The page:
Correspondence

2000 European Respiratory Journal  
In a recent editorial in the European Respiratory Journal, VAN SCHAYCK [1] advocated the use of end-points other than forced expiratory volume in one second (FEV1) decline in the studies of inhaled corticosteroids (ICS) in chronic obstructive pulmonary disease (COPD). Since this view-point is heard increasingly often, especially from those in favour of the use of ICS in COPD, it seems worthwhile to review the basis for choosing FEV1 decline in the four recently completed largescale trials of
more » ... in COPD and to comment on the effect of ICS on other end-points in these trials. Five to 10 yrs ago there was a genuine optimism regarding the use of ICS in COPD, not as symptomatic treatment but as a medication which could modify the natural history through decreasing the excess decline in FEV1 which has been the established hallmark of COPD since the classic study of FLETCHER et al [2]. The optimism came from both the asthma experience and the growing realization that inflammatory processes are involved in COPD, as expressed in the "Dutch hypothesis" [3, 4]. It was further fuelled by a number of studies indicating a possible beneficial effect of ICS in COPD [5±7]; however, some of these studies did not differentiate COPD from asthma and others were insufficiently powered or of too short duration to actually study a potential disease modifier in COPD. For these reasons it was considered appropriate to conduct large-scale long-term studies focusing on the effect of ICS on FEV1 decline in wellcharacterized patients with COPD. The effects of ICS on FEV1 in the recent trials are wellknown and it seems sufficient to say that an initial effect is seen within 6 months and thereafter no significant effect on FEV1 decline is seen. Thus, most pulmonologists do not see ICS as a true modifier in COPD. This does not mean that ICS may have a role in COPD and we agree with VAN SCHAYCK [1] that other measures should be looked at. In our own study [8] no effect of ICS was seen on respiratory symptoms or exacerbations. It is worth noting that prevalence of respiratory symptoms actually declined over the study period in both groups, again underlining the necessity of the randomized controlled trial. In the European Respiratory Society Study on Chronic Obstructive Pulmonary Disease (EUROSCOP) publication [9] no data are given on the effect of ICS on secondary effect parameters but from several presentations we have been given the impression that no effect on symptoms and exacerbations was seen. From the Inhaled Steroids in Obstructive Lung Disease in Europe (ISOLDE) presentations we know that a modest but significant effect of ICS on exacerbations was found and that subsequent substratification indicates that this effect is almost entirely seen in subjects with an FEV1 <1.25 L. The effect on exacerbations translates into a clear and significant effect on health status measured with the St. George©s Respiratory Health Questionnaire; we are not aware of an effect on respiratory symptoms. From second-hand knowledge of the results of the as yet unpublished Lung Health Study II, we believe that an effect on respiratory symptoms was seen as well as an effect on "nonscheduled physician visits". From the above it is apparent that ICS do not modify the natural history of COPD by slowing the decline in FEV1 and that no consistent effects on other parameters have been seen although it seems likely that patients with severe COPD may benefit from treatment through reduction in exacerbations and thus an improvement in health status. It is desirable that the obtained data are used optimally and for this purpose a meta-analysis may be appropriate as it could better look at the effect of ICS over almost the entire spectrum of severity of COPD. In conclusion, we believe that we should acknowledge the value of results gained from the recent long-term studies of inhaled corticosteroids on forced expiratory volume in one second decline in chronic obstructive pulmonary disease and appreciate the directions pointed out and the new hypotheses raised from these data. All studies had specific aims and it is our belief that the respiratory society was actually obliged to these kind of studies for the sake of providing proper evidence for decision making. So far, only the Inhaled Steroids in Obstructive Lung Disease in Europe study has documented a long-term beneficial effect of inhaled corticosteroids on health status and before jumping to preliminary strong conclusions we should await further studies already ongoing as part of the trials of combinations of inhaled corticosteroids and long-acting bronchodilators in chronic obstructive pulmonary disease.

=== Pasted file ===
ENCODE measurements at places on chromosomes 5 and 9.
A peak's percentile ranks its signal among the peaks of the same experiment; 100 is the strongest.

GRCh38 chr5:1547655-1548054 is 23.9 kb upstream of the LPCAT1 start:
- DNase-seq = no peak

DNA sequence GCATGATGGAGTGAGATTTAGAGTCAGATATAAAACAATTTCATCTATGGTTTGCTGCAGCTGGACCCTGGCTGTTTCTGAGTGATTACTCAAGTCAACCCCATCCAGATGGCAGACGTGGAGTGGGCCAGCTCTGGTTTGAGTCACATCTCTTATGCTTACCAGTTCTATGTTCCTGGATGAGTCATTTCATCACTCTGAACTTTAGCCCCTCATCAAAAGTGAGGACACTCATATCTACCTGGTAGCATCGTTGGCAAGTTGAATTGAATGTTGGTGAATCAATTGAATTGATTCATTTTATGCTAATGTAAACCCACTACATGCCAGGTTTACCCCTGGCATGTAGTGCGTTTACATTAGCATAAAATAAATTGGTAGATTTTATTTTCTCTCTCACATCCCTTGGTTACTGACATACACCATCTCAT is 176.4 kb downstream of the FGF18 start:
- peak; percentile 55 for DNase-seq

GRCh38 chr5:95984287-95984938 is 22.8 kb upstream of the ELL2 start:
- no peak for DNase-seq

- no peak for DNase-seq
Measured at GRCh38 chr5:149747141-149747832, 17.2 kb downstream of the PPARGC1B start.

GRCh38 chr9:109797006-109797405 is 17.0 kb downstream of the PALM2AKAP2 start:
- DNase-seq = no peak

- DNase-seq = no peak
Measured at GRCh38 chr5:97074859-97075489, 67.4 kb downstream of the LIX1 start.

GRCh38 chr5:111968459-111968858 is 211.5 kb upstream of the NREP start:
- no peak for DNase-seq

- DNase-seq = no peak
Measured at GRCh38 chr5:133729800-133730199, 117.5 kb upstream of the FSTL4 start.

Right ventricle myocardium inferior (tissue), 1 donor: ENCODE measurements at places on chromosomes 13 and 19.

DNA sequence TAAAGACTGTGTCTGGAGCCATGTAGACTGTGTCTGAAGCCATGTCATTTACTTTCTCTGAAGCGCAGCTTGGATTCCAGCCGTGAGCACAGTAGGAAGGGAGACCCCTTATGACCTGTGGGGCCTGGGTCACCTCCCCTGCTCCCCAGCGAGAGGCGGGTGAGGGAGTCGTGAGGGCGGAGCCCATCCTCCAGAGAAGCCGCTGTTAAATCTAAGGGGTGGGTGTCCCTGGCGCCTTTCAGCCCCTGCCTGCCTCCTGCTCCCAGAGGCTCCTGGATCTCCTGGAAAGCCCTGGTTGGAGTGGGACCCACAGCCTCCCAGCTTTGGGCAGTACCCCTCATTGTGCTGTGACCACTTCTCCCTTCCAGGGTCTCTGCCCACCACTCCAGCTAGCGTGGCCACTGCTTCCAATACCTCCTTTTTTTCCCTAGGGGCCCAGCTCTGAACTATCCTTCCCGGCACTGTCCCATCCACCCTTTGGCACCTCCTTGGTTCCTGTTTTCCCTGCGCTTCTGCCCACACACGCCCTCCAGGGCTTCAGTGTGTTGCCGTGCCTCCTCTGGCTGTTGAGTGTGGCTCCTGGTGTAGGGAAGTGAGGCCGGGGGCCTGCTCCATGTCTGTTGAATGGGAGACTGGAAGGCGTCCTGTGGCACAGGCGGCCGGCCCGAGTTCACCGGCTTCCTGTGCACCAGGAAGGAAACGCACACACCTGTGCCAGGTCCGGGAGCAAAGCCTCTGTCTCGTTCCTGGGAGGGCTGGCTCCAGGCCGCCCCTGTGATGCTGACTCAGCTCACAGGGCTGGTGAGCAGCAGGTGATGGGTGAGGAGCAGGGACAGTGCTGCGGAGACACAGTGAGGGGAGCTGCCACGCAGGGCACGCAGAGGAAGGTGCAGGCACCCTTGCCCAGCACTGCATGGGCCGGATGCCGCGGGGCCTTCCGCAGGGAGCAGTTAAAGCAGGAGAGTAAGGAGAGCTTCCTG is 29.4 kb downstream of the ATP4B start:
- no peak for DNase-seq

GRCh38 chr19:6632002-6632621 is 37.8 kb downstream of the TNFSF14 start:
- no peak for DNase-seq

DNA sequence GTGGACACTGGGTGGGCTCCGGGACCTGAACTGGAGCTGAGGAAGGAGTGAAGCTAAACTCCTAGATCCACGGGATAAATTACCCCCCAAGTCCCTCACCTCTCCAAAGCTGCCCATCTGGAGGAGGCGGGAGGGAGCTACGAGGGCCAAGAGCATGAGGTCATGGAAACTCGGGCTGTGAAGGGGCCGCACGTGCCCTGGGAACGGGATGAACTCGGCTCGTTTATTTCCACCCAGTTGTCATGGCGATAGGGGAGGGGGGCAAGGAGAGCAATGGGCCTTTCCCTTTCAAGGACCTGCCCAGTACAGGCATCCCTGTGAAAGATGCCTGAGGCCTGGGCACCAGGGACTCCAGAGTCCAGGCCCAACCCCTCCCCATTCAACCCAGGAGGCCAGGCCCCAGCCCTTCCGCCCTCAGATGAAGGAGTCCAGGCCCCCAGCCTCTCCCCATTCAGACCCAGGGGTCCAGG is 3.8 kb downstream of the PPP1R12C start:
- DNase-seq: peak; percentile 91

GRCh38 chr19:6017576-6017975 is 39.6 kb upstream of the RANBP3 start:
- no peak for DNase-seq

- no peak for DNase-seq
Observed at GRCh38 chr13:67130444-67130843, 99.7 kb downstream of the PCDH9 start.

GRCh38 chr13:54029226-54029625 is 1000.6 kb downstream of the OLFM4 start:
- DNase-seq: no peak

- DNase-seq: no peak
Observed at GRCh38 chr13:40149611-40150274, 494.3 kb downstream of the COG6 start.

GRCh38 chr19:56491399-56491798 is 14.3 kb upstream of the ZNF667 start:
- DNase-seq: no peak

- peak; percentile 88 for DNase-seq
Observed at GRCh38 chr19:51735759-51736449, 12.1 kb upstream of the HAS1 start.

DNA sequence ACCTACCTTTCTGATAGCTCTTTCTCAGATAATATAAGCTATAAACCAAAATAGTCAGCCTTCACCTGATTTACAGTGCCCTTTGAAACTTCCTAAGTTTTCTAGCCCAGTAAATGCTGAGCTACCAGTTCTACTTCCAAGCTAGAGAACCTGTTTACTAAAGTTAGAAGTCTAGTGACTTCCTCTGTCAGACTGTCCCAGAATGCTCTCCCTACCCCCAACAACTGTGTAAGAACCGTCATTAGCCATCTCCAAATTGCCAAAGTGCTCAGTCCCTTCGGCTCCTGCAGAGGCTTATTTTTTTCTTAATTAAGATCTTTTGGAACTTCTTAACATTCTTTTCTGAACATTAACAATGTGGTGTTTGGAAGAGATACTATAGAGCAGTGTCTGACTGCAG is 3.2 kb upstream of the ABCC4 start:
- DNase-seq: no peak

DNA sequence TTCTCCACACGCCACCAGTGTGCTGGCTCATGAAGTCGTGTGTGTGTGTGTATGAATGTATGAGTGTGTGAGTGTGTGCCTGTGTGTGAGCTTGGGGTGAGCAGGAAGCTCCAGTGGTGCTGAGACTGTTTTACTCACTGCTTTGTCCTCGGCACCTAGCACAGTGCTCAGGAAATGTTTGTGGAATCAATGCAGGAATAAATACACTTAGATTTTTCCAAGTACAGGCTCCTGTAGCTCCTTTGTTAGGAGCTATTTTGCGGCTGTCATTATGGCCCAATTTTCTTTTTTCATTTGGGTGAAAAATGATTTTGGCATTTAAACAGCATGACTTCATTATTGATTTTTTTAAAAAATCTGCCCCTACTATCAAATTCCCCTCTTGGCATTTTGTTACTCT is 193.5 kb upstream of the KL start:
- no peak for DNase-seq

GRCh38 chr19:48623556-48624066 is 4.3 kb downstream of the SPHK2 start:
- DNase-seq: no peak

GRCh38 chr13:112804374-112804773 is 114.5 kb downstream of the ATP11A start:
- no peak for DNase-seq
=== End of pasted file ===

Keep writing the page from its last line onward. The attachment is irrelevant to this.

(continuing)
doi:10.1183/09031936.00.16237200 fatcat:ymrajopl6bdsvcdthjshp3djzy